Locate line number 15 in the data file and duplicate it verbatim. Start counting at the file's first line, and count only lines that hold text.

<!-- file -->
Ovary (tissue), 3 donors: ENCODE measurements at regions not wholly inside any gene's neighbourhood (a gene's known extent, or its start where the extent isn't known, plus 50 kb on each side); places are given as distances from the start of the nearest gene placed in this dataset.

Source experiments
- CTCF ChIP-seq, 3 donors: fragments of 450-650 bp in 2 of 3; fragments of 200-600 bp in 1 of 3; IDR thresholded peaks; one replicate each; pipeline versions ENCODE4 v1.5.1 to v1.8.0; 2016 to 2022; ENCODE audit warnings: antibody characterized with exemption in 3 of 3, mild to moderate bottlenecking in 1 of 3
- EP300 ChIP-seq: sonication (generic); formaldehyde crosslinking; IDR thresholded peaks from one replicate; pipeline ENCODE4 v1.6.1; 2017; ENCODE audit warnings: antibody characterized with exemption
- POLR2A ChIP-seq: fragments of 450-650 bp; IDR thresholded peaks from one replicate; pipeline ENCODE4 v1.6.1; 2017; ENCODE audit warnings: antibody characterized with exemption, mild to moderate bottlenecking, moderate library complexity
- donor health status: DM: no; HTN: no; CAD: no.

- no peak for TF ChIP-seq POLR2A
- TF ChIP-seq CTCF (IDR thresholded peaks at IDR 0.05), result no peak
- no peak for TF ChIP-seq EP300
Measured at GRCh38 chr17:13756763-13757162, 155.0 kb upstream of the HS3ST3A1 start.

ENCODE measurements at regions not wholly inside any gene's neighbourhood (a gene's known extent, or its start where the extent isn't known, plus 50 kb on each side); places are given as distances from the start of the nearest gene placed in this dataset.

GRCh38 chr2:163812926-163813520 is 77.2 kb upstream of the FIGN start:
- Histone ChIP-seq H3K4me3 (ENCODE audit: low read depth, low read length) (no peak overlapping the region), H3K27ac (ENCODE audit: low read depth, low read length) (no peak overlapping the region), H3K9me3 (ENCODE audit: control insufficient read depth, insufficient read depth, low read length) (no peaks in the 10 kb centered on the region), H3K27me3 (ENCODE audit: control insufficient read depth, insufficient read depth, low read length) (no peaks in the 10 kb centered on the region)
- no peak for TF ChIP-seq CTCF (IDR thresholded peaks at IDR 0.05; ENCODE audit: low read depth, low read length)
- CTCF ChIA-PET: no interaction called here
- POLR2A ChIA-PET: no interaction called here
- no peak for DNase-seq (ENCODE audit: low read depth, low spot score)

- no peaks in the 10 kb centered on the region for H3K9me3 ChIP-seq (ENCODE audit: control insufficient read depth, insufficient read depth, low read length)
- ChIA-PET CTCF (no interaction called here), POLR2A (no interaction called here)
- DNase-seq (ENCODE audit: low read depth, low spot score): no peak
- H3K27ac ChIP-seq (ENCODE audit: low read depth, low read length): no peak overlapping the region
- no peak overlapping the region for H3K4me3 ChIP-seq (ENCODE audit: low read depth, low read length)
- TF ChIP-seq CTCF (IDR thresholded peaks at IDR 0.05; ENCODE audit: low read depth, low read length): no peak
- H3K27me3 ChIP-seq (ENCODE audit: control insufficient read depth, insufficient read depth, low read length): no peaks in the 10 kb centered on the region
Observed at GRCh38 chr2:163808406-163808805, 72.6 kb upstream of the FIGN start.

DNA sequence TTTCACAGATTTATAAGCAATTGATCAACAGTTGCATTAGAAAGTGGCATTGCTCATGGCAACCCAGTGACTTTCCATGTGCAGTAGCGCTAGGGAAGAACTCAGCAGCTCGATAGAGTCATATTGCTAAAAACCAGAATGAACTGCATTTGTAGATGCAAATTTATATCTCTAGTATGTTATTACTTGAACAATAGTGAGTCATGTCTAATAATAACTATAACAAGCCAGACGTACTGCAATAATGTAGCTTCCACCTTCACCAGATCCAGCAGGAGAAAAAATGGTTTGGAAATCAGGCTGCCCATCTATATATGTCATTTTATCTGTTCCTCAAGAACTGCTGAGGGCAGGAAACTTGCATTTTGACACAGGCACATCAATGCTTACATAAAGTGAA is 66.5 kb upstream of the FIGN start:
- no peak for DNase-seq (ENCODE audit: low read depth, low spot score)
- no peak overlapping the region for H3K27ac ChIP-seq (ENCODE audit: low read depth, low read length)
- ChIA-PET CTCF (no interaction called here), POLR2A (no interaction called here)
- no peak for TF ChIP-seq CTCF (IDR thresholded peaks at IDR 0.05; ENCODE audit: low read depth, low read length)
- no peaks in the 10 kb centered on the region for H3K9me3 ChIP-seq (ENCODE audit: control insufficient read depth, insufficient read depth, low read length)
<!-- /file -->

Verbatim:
- CTCF ChIA-PET: no interaction called here